(c) The charged currents in the outer conducting regions of the earth’s core are thought to be responsible for earth’s magnetism. What might be the battery (i.e., the source of energy) to sustain these currents?
(d) The earth may have even reversed the direction of its field several times during its history of 4 to 5 billion years. How can geologists know about the earth’s field in such distant past?
(e) The earth’s field departs from its dipole shape substantially at large distances (greater than about 30000 km). What agencies may be responsible for this distortion?
(f) Interstellar space has an extremely weak magnetic field of the order of 10-12 T. Can such a weak field be of any significant consequence? Explain.
(a) Yes, earth’s field undergoes a change with time. For e×ample, daily changes, annual changes, secular changes with period of the order of 960 years and irregular changes like magnetic storms. Time .scale for appreciable change is roughly a few hundred years.
(b) The earth’s core does contain iron but in the molten form only. This is not ferromagnetic and hence it cannot be treated as a source of earth’s magnetism.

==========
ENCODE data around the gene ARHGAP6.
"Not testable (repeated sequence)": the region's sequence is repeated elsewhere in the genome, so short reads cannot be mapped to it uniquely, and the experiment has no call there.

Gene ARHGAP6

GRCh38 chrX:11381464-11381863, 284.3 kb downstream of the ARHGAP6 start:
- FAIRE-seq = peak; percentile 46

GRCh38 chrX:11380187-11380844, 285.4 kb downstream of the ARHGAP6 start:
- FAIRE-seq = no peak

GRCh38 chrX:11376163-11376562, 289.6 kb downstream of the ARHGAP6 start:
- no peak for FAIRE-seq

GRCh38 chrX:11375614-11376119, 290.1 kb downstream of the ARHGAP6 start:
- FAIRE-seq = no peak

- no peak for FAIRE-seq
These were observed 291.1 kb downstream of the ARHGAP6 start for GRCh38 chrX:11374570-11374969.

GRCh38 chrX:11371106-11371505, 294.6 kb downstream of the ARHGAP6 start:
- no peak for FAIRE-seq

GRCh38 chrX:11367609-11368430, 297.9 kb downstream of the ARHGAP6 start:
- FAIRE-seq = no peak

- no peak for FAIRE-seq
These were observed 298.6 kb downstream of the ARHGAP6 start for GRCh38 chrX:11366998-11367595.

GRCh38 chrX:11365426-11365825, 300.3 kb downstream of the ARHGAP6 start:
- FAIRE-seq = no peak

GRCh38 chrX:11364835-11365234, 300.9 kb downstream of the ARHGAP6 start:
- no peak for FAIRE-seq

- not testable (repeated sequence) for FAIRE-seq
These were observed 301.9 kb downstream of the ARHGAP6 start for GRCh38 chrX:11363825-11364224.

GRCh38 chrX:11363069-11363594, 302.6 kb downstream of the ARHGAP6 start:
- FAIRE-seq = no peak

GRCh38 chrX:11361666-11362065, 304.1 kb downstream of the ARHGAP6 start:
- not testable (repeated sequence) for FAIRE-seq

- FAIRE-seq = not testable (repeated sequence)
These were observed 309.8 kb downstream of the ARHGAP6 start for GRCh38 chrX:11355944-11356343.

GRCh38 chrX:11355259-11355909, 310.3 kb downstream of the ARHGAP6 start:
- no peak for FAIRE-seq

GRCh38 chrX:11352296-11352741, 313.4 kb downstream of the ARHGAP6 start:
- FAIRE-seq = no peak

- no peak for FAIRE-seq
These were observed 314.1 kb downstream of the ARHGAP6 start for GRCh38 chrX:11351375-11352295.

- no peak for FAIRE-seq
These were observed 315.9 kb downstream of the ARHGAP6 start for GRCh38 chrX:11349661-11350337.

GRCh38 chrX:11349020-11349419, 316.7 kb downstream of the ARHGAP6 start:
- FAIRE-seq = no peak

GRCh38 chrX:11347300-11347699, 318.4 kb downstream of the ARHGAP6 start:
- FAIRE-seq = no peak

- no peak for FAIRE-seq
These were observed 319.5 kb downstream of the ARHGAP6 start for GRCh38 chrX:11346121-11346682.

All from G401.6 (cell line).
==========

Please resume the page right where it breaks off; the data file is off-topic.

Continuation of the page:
(c) One of the possibilities is the radioactivity in the interior of the earth. But it is not certain.
(d) Earth’s magnetic field gets recorded weakly in certain rocks during their solidification. An analysis of these rocks may reveal the history of earth’s magnetism. The earth’s magnetic field gets modified by the field produced by motion of ions in earth’s ionosphere.
(f) When a charged particle moves in a magnetic field, it is deflected along a circular path such that
when B is low, R is high i.e. radius of curvature of path is very large. Therefore, over the gigantic interstellar distance, the deflection of charged particles becomes less noticeable.
A short bar magnet placed with its axis at 30° with a uniform external magnetic field of 0.25 T experiences a torque of magnitude equal to 4.5 × 10-2 J. What is the magnitude of magnetic moment of the magnet?
Torque x = MB sinθ 4.5 × 10-2 = M (0.25 sin 30°) Magnetic dipole moment, M = 0.36 J T-1.
A short bar magnet of magnetic moment M = 0.32 J T-1 is placed in a uniform magnetic field of 0.15 T. If the bar is free to rotate in the plane of the field, which orientation would correspond to its (a) stable, and (b) unstable equilibrium? What is the potential energy of the magnet in each case?